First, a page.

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London, 1969

I almost came alone; my husband, convinced
the plane would crash into the ocean,
wanted to get off until I said I would go
without him. I didn’t know
he hoped in London to escape from guilt,
though I’d guessed of the affair.

Once we arrived, I found a room. My husband,
sunk into himself, refused to leave the bed.
At night he fought nightmares galloping
through his sleep: his mother’s face, distorted,
melting; the two of us in his father’s car, bursting
into flames, and others that he wouldn’t tell.
I couldn’t think, didn’t know, could only put
one foot in front of the other, so I bought bread
and cheese and eggs and soup at the little market
down the street, heating them on our hotplate,
and for Christmas a plum pudding in a can.
He only told me later of the abortion.

The day after Christmas we headed for home,
out of money, lugging our suitcases
down the narrow street.
He wouldn’t talk, his eyes darting
here and there. Heavy clouds oppressed
London that fall and winter, but only now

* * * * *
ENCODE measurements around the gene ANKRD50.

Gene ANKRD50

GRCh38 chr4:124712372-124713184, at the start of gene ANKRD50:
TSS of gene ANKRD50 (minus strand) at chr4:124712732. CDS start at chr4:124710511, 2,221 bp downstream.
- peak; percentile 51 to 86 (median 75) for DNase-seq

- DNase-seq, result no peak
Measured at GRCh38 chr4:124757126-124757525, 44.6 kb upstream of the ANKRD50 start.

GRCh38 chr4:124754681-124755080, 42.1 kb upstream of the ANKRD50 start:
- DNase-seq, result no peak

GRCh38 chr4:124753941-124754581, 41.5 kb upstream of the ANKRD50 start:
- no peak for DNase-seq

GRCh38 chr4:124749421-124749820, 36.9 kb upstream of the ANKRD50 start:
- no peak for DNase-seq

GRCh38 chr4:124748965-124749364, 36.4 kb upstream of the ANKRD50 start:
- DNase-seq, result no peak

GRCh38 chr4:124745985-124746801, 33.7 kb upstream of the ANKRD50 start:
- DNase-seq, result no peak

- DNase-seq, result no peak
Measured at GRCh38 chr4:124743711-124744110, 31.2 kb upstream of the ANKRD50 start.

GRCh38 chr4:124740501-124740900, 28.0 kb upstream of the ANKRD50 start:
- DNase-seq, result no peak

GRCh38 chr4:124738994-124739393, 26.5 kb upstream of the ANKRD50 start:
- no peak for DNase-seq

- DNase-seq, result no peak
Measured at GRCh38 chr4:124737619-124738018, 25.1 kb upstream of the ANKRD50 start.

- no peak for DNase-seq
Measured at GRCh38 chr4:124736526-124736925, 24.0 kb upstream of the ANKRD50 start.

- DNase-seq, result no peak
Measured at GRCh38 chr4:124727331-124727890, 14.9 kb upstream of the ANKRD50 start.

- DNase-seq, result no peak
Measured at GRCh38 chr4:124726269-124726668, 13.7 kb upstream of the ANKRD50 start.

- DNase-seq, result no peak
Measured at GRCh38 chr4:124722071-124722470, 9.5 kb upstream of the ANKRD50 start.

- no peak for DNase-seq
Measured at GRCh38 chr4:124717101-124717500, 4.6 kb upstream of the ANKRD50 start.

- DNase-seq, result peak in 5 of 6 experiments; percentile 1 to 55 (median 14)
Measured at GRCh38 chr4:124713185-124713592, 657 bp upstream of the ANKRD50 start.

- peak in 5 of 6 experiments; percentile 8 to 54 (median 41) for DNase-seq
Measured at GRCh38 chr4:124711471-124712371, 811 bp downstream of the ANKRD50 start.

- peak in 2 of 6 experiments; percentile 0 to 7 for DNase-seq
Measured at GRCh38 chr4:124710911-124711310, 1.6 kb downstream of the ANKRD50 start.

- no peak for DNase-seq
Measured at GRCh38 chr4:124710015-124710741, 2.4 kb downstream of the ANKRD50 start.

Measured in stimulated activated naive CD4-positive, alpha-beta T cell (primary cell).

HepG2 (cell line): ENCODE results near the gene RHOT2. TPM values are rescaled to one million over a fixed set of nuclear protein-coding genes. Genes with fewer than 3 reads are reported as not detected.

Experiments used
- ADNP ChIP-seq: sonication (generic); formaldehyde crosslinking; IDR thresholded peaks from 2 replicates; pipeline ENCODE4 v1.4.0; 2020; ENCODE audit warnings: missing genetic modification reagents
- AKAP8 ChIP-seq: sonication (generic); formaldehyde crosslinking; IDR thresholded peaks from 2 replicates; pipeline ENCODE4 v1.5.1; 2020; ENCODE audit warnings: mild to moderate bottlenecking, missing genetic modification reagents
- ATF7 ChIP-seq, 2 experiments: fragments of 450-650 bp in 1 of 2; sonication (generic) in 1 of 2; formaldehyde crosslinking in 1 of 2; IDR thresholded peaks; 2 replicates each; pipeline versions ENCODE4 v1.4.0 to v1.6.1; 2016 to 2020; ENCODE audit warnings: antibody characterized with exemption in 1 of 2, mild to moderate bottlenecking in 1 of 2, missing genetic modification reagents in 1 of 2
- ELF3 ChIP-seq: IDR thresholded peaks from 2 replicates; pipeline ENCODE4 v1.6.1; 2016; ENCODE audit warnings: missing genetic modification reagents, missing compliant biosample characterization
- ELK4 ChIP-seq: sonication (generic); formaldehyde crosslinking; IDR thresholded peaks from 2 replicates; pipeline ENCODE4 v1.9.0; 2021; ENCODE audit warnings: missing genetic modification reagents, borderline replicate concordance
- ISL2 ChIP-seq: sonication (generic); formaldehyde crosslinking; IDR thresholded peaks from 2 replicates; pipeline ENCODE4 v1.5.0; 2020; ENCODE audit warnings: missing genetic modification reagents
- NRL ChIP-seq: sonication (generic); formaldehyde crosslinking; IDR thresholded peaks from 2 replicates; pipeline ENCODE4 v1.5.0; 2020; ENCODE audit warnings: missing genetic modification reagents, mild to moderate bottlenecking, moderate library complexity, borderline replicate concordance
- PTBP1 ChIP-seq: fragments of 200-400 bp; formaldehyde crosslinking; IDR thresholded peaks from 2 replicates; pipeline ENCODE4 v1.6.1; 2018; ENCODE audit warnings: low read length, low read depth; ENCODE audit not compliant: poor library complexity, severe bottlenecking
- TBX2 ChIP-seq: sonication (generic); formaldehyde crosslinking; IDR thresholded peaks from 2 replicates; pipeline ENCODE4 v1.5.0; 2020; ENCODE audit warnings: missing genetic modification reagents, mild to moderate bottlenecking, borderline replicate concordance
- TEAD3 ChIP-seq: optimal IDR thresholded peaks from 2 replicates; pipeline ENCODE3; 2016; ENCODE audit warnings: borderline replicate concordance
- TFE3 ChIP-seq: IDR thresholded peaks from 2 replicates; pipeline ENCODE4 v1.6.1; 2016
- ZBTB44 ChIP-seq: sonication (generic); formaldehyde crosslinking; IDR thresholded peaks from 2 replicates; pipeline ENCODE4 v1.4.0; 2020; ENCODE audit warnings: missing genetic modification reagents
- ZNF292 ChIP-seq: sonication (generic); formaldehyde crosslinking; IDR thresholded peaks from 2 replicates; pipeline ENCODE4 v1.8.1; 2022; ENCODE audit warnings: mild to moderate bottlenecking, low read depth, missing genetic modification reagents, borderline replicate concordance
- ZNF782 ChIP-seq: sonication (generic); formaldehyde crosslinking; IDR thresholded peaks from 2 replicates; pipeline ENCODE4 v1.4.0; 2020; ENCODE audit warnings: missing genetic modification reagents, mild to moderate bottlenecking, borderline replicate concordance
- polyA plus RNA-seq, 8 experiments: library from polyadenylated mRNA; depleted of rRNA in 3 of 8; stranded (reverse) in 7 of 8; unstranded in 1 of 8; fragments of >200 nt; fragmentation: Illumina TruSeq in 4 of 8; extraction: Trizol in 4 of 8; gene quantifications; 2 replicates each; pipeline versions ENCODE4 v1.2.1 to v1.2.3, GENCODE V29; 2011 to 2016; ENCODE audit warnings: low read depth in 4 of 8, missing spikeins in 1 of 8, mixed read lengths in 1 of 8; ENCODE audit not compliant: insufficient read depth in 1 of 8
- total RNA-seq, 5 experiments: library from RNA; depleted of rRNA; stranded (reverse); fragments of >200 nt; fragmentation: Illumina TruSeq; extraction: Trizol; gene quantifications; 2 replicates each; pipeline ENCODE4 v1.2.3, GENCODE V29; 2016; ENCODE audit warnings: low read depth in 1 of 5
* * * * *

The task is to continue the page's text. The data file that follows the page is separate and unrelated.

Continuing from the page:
I feel his terror
as his life descended
into mania and depression;
back then my only thought,
to get him on the plane.
A pot of red geraniums, shining like a lighthouse,
sat upon a windowsill we passed.

Oh, look, I said, and pointed at the flowers.
They can’t be real, can they? In winter, in London?
He looked at them. See the double-decker bus?
The next one is ours. We’ll be there before it comes.

He nodded. On and on, my one-sided
conversation about everything I saw, each time
pulling him out of himself for a second:

red-haired little girl, boy on a blue bicycle,
bus driver with the too-small hat, dog
with three legs, blind woman playing the violin
outside the Tube station, stewardess with hair
the color of Goldfinger’s girlfriend, fat man
in the window seat in front of us with the apocalyptic
snore, crying baby who couldn’t be comforted.
For my husband there was no way back,
but on and on and on I went, and the endless wave
of my chatter carried us across the ocean.

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